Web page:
The idea of growing our own food occurs to most of us at some time or another, but sometimes the pleasure of a tiny plot to cultivate is enough.
In these times of austerity plenty of people are thinking about having their own little parcela, a patch of land to grow a few veg to supplement the drop in income that’s be affecting almost everyone. Unfortunately, most of them don’t realise just how back-breaking it can be to prepare and look after a patch of land, how long it takes before you actually pick anything to eat, or just how much land you actually need to put the five portions of veg on your daily plate that medical opinion seems to think we need. But for city folk it isn’t necessarily for the fresh food – in fact it rarely is. As much as anything it’s the chance to get the fingers dirty once or twice a week and feel the warmth of the sun on your back.
I was chatting with my delightful friend Araceli about this very thing earlier in the week, and she surprised me by saying that last June she had started working a small plot of land in the huerta just outside the city. A self-confessed chica del asfalto (a confirmed city dweller), she didn’t know a bean from a broccoli if it didn’t come off a stall in Ruzafa market, but on a hot summer’s day she accepted an invitation from her pal Irene to take a ride out for the afternoon, spend a couple of hour’s working on Irene’s small allotment, and then nip down to the beach for a beer. She was hooked, and before she left the gardens had booked her own little plot.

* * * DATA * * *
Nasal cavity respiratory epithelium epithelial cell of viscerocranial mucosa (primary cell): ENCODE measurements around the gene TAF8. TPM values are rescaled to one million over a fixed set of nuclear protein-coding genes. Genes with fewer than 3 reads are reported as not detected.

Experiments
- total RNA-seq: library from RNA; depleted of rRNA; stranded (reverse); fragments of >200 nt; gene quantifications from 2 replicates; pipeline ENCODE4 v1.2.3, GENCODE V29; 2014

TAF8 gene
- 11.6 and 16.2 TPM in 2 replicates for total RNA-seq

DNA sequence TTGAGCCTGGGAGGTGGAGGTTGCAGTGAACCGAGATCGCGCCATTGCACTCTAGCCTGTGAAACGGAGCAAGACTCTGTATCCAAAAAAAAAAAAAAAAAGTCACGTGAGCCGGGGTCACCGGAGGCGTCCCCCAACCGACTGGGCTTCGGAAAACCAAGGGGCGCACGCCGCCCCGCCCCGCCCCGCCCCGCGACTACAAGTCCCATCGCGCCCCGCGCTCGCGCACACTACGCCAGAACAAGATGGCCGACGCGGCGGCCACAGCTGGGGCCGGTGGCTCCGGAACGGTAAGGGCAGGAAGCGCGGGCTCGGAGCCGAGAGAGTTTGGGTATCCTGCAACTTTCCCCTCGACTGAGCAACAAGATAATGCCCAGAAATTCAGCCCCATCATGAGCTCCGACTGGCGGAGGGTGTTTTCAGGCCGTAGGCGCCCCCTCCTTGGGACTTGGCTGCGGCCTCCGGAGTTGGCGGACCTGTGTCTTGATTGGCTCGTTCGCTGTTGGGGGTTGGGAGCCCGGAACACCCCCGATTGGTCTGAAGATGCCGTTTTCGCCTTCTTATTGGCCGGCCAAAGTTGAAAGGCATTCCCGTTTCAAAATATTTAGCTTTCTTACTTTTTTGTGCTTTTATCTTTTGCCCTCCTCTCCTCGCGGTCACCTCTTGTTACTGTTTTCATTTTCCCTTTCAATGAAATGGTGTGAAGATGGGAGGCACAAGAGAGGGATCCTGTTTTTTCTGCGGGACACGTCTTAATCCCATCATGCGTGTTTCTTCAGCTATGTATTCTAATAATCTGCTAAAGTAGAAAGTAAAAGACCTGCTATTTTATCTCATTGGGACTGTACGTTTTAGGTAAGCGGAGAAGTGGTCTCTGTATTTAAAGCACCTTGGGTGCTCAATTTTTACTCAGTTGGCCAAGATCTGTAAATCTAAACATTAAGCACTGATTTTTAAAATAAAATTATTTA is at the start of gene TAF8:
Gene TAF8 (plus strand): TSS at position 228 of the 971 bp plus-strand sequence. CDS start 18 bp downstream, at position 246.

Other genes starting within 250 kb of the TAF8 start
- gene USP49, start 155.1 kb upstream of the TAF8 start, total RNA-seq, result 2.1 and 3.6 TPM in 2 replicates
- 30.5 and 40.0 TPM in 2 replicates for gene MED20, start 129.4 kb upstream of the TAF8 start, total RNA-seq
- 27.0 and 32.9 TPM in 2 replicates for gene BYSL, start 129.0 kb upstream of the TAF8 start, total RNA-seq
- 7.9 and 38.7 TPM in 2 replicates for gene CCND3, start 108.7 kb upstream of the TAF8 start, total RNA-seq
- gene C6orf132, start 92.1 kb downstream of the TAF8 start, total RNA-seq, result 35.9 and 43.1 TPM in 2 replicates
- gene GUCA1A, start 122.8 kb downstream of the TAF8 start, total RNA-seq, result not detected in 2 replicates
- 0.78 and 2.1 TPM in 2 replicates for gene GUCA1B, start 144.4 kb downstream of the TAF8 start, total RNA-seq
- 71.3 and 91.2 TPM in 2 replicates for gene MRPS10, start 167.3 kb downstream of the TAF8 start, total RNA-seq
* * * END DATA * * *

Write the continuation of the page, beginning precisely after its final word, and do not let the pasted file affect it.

So, six months later, I accepted Araceli’s invitation to do the same, and this morning found us pedalling along the cycle lane through the fields of spring onions around Alboraya to tend her plot and, hopefully pick her first crop.
Now, when I say ‘plot’ and ‘crop’ don’t get carried away with thinking that this is some horticultural endeavour that will find Aranceli handing out fresh veg to all her friends. Her ‘plot’ is eight square meters of tilled earth, and her ‘crop’ was two pods full of runner beans. But neither let us forget the significance of her plot and crop. The former she treats with a pleasure and veneration that would be the envy of any vineyard that strives to attain the heady heights of a grand cru; the latter, the vegetables that were almost the literal first ‘fruits’ of six months work and the first ever that she had grown from tiny seedlings, cultivated in land that she had cleared, fed (with organic feed, of course), and nurtured.
When Araceli carefully opened her first pod – although not carefully enough, sadly – the first bean popped out and fell on the ground. Had it been mine, after all that hard work to grow it, I’d have picked it up, wiped it on my jumper and ate it, but Araceli is made of more elegant stuff than me, so she left it there. Irene and I were offered a sampling, and I’ve got to say that my bean was very tasty; sweet and firm and a pleasing yellowish-green.
I think it might be a while before Araceli gets enough beans together to make a small salad, but her lettuce is well on the way, and the chap with the plot next door still has a couple of a curious local variety of winter tomatoes left which he might be persuaded to share, so it may not be that long after all.